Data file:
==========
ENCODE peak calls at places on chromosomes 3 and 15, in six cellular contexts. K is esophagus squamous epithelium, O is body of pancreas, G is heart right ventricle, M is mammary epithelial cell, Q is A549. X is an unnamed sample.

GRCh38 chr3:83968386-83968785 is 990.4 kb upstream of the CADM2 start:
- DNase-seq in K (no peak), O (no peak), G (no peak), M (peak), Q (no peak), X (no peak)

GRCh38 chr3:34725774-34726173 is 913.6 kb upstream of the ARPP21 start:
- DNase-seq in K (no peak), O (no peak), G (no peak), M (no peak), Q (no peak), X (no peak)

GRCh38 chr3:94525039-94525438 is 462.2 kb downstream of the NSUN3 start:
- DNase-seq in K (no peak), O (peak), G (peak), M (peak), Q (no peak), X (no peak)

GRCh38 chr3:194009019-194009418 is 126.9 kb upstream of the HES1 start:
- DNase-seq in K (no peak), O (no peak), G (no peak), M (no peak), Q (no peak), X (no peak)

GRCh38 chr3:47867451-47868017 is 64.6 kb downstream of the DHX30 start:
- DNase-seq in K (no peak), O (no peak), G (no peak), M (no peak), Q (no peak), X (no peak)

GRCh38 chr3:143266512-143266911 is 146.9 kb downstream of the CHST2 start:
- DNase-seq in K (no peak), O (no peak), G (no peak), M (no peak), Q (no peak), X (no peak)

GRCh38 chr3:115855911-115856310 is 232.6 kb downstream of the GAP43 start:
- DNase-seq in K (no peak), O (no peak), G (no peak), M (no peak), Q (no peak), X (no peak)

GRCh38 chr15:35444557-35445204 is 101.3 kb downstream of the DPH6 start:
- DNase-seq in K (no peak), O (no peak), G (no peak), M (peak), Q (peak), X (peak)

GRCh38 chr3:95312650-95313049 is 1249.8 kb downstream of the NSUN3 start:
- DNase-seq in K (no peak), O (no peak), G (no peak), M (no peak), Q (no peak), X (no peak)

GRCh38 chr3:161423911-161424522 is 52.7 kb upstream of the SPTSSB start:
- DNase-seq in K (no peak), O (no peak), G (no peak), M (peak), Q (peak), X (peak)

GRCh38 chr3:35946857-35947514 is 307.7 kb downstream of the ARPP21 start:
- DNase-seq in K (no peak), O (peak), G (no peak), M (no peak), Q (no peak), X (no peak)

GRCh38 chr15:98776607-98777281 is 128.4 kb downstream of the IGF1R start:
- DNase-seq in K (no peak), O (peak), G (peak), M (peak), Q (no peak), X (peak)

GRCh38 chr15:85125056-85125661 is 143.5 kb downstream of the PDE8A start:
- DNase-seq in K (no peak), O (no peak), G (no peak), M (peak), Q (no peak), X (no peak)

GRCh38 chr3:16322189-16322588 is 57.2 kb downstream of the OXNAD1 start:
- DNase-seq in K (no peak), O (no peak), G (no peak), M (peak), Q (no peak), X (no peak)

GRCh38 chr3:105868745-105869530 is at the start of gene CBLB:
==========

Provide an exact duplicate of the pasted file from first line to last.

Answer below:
ENCODE peak calls at places on chromosomes 3 and 15, in six cellular contexts. K is esophagus squamous epithelium, O is body of pancreas, G is heart right ventricle, M is mammary epithelial cell, Q is A549. X is an unnamed sample.

GRCh38 chr3:83968386-83968785 is 990.4 kb upstream of the CADM2 start:
- DNase-seq in K (no peak), O (no peak), G (no peak), M (peak), Q (no peak), X (no peak)

GRCh38 chr3:34725774-34726173 is 913.6 kb upstream of the ARPP21 start:
- DNase-seq in K (no peak), O (no peak), G (no peak), M (no peak), Q (no peak), X (no peak)

GRCh38 chr3:94525039-94525438 is 462.2 kb downstream of the NSUN3 start:
- DNase-seq in K (no peak), O (peak), G (peak), M (peak), Q (no peak), X (no peak)

GRCh38 chr3:194009019-194009418 is 126.9 kb upstream of the HES1 start:
- DNase-seq in K (no peak), O (no peak), G (no peak), M (no peak), Q (no peak), X (no peak)

GRCh38 chr3:47867451-47868017 is 64.6 kb downstream of the DHX30 start:
- DNase-seq in K (no peak), O (no peak), G (no peak), M (no peak), Q (no peak), X (no peak)

GRCh38 chr3:143266512-143266911 is 146.9 kb downstream of the CHST2 start:
- DNase-seq in K (no peak), O (no peak), G (no peak), M (no peak), Q (no peak), X (no peak)

GRCh38 chr3:115855911-115856310 is 232.6 kb downstream of the GAP43 start:
- DNase-seq in K (no peak), O (no peak), G (no peak), M (no peak), Q (no peak), X (no peak)

GRCh38 chr15:35444557-35445204 is 101.3 kb downstream of the DPH6 start:
- DNase-seq in K (no peak), O (no peak), G (no peak), M (peak), Q (peak), X (peak)

GRCh38 chr3:95312650-95313049 is 1249.8 kb downstream of the NSUN3 start:
- DNase-seq in K (no peak), O (no peak), G (no peak), M (no peak), Q (no peak), X (no peak)

GRCh38 chr3:161423911-161424522 is 52.7 kb upstream of the SPTSSB start:
- DNase-seq in K (no peak), O (no peak), G (no peak), M (peak), Q (peak), X (peak)

GRCh38 chr3:35946857-35947514 is 307.7 kb downstream of the ARPP21 start:
- DNase-seq in K (no peak), O (peak), G (no peak), M (no peak), Q (no peak), X (no peak)

GRCh38 chr15:98776607-98777281 is 128.4 kb downstream of the IGF1R start:
- DNase-seq in K (no peak), O (peak), G (peak), M (peak), Q (no peak), X (peak)

GRCh38 chr15:85125056-85125661 is 143.5 kb downstream of the PDE8A start:
- DNase-seq in K (no peak), O (no peak), G (no peak), M (peak), Q (no peak), X (no peak)

GRCh38 chr3:16322189-16322588 is 57.2 kb downstream of the OXNAD1 start:
- DNase-seq in K (no peak), O (no peak), G (no peak), M (peak), Q (no peak), X (no peak)

GRCh38 chr3:105868745-105869530 is at the start of gene CBLB: